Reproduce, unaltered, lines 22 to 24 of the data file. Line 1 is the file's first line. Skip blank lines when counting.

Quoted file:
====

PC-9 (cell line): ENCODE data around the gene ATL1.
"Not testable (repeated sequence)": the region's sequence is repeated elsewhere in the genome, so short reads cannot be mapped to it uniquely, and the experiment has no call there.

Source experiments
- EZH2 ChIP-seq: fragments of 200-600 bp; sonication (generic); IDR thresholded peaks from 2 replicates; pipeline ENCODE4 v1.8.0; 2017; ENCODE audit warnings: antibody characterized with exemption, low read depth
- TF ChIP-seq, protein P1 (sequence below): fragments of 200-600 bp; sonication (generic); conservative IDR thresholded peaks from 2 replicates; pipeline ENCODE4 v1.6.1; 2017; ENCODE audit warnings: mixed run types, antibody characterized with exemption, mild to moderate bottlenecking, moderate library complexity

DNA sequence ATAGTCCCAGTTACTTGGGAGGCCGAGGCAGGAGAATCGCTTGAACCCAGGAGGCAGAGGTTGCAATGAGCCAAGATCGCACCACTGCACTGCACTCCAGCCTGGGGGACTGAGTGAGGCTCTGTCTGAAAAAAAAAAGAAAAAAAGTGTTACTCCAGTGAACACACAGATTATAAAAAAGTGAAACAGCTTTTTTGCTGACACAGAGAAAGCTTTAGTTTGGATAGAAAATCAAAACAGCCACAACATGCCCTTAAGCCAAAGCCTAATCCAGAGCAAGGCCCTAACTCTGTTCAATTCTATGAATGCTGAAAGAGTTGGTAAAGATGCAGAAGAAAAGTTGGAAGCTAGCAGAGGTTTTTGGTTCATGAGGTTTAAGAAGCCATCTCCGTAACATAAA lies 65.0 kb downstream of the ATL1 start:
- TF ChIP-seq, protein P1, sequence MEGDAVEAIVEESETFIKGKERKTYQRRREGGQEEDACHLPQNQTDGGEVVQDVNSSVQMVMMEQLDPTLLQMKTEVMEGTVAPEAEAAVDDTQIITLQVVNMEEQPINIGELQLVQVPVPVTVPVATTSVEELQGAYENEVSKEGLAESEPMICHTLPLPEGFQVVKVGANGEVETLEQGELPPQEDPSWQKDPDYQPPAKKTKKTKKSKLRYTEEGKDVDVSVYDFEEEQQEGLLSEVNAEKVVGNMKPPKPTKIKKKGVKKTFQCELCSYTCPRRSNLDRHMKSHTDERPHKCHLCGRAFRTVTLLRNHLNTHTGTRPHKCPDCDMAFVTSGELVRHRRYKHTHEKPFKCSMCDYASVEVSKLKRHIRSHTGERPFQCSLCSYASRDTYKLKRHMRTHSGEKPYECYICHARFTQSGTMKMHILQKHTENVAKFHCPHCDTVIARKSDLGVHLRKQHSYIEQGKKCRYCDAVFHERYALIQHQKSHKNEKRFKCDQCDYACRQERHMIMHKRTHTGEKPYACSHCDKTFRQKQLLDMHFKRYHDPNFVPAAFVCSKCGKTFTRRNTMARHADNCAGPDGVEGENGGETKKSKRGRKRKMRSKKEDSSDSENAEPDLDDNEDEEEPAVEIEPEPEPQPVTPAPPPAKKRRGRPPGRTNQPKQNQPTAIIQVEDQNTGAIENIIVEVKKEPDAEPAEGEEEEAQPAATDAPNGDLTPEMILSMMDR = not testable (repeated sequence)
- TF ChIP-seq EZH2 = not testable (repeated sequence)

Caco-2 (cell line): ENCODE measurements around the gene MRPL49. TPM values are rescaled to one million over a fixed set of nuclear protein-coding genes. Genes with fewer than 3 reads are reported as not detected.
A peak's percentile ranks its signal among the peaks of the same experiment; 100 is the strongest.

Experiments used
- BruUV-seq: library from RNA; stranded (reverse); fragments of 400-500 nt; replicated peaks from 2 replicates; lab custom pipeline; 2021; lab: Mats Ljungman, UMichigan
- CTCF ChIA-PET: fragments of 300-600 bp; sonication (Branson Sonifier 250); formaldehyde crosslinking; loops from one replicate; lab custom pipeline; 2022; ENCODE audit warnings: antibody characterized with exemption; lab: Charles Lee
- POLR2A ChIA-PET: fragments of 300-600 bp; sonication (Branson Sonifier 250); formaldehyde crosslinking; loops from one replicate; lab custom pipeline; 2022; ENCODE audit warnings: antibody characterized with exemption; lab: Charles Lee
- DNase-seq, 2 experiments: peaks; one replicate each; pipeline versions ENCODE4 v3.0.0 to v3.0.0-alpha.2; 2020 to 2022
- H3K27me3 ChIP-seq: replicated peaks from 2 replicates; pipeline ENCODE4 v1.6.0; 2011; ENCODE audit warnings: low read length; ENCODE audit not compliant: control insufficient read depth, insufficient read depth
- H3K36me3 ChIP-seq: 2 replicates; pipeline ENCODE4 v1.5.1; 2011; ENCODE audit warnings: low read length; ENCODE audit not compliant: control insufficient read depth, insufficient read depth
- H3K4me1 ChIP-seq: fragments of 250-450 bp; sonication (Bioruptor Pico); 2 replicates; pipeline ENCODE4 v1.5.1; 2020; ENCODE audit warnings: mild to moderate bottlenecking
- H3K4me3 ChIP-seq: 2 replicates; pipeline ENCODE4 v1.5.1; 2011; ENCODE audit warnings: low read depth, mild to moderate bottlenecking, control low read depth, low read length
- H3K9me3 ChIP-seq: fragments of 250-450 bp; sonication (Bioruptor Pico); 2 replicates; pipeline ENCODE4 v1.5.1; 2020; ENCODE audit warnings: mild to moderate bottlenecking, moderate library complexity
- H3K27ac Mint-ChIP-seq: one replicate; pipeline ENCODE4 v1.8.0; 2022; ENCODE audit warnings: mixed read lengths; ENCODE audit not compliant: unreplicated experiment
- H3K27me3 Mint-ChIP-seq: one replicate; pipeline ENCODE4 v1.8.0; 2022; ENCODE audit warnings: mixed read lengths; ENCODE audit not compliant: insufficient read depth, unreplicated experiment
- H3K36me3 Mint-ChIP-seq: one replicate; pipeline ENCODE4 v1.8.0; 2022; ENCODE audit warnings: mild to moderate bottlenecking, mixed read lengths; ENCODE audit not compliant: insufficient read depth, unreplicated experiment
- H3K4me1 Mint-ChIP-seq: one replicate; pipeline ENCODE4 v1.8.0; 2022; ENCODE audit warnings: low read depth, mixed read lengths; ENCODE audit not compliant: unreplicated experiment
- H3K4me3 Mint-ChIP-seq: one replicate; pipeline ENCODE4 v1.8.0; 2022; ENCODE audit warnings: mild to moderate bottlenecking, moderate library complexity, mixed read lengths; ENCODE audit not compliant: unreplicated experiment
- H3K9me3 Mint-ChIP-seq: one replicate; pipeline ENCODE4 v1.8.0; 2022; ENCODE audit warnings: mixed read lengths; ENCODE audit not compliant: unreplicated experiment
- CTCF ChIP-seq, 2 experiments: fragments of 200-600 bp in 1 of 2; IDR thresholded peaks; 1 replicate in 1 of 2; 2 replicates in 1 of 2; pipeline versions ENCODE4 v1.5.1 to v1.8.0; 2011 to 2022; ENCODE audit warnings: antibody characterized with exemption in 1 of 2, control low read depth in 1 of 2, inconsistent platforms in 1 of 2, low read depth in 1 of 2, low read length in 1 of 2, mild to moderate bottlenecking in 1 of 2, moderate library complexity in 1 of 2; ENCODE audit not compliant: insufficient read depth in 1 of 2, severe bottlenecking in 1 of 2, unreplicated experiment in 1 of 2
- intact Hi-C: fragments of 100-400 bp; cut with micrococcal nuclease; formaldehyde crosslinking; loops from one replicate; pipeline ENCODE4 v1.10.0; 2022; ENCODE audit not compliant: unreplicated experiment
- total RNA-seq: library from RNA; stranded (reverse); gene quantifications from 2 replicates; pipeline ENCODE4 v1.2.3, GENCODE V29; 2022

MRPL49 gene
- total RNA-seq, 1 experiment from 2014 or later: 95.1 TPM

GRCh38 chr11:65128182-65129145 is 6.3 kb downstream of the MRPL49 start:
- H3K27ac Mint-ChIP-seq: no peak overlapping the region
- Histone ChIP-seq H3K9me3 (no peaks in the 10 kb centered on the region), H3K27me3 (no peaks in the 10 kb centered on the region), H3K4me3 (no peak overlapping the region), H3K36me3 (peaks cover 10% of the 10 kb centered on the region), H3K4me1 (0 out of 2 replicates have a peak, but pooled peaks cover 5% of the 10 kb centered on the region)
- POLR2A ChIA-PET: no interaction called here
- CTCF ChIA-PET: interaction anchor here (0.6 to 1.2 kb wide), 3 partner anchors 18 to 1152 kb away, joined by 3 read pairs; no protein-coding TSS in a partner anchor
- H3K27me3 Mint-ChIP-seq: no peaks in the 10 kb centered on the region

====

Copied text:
- H3K27me3 Mint-ChIP-seq: one replicate; pipeline ENCODE4 v1.8.0; 2022; ENCODE audit warnings: mixed read lengths; ENCODE audit not compliant: insufficient read depth, unreplicated experiment
- H3K36me3 Mint-ChIP-seq: one replicate; pipeline ENCODE4 v1.8.0; 2022; ENCODE audit warnings: mild to moderate bottlenecking, mixed read lengths; ENCODE audit not compliant: insufficient read depth, unreplicated experiment
- H3K4me1 Mint-ChIP-seq: one replicate; pipeline ENCODE4 v1.8.0; 2022; ENCODE audit warnings: low read depth, mixed read lengths; ENCODE audit not compliant: unreplicated experiment